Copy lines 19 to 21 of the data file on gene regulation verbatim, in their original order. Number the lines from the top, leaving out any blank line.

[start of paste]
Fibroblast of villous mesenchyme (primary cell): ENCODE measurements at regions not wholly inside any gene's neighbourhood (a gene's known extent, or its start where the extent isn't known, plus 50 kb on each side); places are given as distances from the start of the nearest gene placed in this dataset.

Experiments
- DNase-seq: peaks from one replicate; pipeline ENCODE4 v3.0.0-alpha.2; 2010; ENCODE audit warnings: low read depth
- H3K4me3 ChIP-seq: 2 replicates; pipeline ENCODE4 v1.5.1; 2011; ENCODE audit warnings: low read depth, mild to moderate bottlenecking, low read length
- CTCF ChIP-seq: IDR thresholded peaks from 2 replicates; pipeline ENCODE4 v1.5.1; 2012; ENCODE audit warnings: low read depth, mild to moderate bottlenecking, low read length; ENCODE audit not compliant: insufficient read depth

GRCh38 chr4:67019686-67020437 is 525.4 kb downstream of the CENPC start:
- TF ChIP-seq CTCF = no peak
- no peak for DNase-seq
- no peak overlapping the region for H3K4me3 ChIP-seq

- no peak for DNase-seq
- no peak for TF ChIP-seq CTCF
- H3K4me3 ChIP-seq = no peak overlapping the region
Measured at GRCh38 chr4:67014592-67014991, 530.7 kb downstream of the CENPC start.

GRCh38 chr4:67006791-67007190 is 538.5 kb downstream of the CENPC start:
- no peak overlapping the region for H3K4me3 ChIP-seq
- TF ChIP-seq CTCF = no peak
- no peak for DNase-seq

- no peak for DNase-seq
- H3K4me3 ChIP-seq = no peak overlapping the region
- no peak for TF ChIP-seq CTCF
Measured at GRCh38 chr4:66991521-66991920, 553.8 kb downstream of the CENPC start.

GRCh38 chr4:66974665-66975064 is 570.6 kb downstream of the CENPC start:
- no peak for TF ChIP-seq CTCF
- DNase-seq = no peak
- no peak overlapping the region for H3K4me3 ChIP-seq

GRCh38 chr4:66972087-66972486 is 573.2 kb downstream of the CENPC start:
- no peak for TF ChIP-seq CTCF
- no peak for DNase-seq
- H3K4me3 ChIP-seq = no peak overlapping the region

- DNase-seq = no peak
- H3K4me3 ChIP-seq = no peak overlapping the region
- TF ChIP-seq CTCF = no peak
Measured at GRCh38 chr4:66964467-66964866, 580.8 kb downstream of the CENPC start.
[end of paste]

- H3K4me3 ChIP-seq = no peak overlapping the region
- no peak for TF ChIP-seq CTCF
Measured at GRCh38 chr4:66991521-66991920, 553.8 kb downstream of the CENPC start.